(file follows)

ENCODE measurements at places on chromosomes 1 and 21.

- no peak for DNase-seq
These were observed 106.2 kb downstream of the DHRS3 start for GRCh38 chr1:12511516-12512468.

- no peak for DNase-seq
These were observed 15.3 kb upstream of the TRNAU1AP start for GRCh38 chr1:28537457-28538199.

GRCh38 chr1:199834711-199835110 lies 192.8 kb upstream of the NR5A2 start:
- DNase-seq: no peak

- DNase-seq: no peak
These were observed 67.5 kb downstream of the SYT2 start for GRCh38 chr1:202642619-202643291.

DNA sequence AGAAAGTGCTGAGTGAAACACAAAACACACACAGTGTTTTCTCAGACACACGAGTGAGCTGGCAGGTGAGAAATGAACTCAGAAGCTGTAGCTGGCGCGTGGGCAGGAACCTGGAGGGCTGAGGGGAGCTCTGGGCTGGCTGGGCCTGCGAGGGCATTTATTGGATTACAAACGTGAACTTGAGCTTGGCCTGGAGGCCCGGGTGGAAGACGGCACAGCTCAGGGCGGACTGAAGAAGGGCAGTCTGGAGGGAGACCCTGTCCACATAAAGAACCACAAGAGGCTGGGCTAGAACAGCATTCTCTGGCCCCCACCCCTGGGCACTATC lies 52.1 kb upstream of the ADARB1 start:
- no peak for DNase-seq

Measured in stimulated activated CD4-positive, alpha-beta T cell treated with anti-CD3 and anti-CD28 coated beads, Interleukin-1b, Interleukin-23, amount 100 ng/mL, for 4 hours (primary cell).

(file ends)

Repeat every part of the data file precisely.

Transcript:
ENCODE measurements at places on chromosomes 1 and 21.

- no peak for DNase-seq
These were observed 106.2 kb downstream of the DHRS3 start for GRCh38 chr1:12511516-12512468.

- no peak for DNase-seq
These were observed 15.3 kb upstream of the TRNAU1AP start for GRCh38 chr1:28537457-28538199.

GRCh38 chr1:199834711-199835110 lies 192.8 kb upstream of the NR5A2 start:
- DNase-seq: no peak

- DNase-seq: no peak
These were observed 67.5 kb downstream of the SYT2 start for GRCh38 chr1:202642619-202643291.

DNA sequence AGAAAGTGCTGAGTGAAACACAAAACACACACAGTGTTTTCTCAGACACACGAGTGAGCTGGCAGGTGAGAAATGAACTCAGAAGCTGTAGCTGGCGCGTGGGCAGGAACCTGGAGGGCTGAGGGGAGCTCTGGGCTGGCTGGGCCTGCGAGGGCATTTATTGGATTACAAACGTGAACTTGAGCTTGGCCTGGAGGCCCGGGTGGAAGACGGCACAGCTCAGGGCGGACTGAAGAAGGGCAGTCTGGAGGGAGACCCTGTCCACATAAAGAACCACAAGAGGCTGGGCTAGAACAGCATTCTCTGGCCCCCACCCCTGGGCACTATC lies 52.1 kb upstream of the ADARB1 start:
- no peak for DNase-seq

Measured in stimulated activated CD4-positive, alpha-beta T cell treated with anti-CD3 and anti-CD28 coated beads, Interleukin-1b, Interleukin-23, amount 100 ng/mL, for 4 hours (primary cell).